It is no great secret that the author was able to legally adopt the baby a few months after coming back from China. The love and bonding that Nonte Russell obviously feels for Lily is touching. She rearranged her entire childless life (her step-daughter was already in college) in order to bring this baby home. I only wish that the book itself was a little more informative and less wishy-washy.

For a much more in-depth and interesting look at China adoptions, check out The Lost Daughters of China by Karin Evans.

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19 Responses to “Forever Lily”


  1. 1 Becky March 14, 2007 at 1:18 am

    Interesting – makes me think I won’t read it – I did LOVE the Lost Daughters of China!!!!

  2. 2 Stacy March 14, 2007 at 1:30 am

    That really doesn’t sound like a good book. At first I thought it would be one I would pick up, not now. Thanks for reviewing it for us.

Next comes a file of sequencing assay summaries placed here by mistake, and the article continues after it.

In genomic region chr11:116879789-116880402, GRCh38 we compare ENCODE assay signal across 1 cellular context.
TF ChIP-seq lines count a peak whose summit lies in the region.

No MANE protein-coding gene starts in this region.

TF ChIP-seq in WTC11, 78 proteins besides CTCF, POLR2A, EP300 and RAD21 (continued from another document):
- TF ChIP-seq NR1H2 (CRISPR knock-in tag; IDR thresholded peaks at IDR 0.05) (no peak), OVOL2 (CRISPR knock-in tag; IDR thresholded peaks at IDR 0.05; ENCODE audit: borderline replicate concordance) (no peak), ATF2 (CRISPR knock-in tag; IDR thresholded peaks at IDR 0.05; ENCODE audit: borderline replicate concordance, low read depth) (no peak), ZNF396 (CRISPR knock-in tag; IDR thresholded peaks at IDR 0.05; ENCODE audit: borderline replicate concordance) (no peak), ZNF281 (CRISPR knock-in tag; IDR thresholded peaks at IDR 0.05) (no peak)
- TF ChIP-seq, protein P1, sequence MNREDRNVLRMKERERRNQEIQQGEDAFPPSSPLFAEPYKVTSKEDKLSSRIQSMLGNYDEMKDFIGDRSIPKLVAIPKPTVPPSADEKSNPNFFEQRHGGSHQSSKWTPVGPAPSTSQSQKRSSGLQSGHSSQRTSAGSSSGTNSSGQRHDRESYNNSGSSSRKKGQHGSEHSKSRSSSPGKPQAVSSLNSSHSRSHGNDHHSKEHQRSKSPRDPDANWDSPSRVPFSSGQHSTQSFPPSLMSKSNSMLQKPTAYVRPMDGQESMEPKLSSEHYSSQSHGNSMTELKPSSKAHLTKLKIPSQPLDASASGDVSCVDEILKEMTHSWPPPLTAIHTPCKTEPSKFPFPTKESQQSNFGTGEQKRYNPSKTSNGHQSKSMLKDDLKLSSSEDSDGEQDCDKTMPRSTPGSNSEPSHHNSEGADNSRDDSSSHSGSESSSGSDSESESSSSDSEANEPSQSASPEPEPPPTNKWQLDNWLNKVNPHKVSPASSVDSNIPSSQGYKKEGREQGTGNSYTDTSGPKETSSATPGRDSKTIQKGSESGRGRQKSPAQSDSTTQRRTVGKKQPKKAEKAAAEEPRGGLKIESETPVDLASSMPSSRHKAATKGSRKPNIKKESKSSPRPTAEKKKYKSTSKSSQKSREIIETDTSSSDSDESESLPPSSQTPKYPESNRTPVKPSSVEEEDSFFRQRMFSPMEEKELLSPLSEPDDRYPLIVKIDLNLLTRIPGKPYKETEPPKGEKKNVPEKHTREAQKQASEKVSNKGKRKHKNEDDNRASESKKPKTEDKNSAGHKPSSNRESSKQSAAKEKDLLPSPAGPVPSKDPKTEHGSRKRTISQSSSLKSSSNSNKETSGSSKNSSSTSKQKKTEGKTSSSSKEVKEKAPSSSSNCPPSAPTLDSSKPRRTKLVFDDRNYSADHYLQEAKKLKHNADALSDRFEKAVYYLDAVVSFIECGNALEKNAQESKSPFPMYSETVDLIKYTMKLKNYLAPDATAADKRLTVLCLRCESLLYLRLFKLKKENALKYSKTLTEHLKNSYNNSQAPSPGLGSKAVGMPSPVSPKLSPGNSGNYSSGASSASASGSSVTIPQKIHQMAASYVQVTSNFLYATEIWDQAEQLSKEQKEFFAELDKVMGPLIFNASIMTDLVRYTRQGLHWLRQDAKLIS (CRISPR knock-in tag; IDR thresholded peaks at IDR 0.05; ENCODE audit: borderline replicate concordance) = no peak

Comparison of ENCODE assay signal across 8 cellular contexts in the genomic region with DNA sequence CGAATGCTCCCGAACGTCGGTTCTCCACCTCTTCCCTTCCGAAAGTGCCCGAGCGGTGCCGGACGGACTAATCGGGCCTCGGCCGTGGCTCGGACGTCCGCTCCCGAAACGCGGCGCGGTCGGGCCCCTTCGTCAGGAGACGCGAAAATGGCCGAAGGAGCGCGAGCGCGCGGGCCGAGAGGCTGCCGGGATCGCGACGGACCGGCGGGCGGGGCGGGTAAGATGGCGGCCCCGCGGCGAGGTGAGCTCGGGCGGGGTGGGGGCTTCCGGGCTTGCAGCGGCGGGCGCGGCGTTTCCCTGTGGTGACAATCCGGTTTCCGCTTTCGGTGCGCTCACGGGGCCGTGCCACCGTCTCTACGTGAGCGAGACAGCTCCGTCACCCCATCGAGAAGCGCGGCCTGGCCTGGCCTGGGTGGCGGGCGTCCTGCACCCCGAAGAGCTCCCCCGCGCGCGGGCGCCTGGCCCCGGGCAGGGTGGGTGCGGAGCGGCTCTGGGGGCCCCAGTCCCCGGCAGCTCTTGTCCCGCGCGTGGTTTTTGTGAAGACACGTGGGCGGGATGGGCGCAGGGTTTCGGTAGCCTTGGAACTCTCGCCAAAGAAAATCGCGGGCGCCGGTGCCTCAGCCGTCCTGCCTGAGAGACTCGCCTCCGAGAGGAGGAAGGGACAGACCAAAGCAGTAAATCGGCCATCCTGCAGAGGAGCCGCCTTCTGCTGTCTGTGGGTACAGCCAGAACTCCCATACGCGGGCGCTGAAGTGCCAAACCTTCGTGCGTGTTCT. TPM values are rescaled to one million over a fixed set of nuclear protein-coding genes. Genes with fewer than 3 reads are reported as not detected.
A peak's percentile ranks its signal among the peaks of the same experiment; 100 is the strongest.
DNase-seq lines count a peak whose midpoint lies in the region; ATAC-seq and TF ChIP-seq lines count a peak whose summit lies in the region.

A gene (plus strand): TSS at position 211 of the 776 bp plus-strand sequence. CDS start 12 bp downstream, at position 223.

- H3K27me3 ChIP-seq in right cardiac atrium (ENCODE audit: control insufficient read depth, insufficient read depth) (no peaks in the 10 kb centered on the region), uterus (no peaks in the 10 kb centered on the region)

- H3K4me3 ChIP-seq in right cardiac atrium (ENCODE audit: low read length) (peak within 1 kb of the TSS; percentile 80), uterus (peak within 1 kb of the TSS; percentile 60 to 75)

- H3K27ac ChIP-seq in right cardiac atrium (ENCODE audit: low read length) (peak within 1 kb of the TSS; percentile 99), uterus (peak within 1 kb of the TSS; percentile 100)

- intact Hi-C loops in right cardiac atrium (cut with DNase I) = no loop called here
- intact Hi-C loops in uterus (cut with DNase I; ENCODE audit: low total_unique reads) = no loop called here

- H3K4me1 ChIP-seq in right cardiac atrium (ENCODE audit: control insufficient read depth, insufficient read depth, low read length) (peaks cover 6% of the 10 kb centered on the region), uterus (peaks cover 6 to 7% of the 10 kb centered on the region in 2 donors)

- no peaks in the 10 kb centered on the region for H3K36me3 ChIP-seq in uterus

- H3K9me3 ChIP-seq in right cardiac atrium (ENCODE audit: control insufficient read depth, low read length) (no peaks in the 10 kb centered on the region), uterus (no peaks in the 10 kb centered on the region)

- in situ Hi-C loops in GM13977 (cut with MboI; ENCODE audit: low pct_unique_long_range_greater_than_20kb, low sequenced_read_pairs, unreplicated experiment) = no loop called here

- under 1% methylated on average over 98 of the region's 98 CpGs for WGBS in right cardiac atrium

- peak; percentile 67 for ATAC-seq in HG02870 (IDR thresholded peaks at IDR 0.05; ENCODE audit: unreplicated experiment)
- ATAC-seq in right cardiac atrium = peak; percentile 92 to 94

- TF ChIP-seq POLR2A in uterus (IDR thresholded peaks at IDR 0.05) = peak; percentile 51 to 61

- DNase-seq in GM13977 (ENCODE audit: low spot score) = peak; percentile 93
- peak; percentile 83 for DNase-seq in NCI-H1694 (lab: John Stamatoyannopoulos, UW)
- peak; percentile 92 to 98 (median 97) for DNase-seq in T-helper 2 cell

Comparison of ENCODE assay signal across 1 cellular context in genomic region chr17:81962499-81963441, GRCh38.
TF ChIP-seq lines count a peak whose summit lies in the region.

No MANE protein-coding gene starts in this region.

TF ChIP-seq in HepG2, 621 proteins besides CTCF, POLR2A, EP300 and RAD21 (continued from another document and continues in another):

3. 3 Joannah March 14, 2007 at 1:36 am

    Hmmm…

    That’s a shame. I don’t think I’d fork over the money to buy it, but if I see it at the library I may check it out. I’ve read The Lost Daughters of China and I enjoyed it so much.

    My final papers are due this weekend. After that, I’m going to read for pleasure once again! Oh, yeah!!!

  4. 4 Doris Clark March 14, 2007 at 2:28 pm

    Thanks for the review! I had this one on my wish list but now I am rethinking it. I appreciate it as if I am going to read something, I want it to be worth the time and $ to buy the book.

    Keep smilin!

  5. 5 mrsmogul March 14, 2007 at 7:04 pm

    thats a great book cover, I would want to read it just by that!

  6. 6 Wendy March 15, 2007 at 3:51 am

    I was wanting to read this book but I don’t think I will now. Thanks for the review! :o)

  7. 7 epin March 18, 2007 at 3:33 am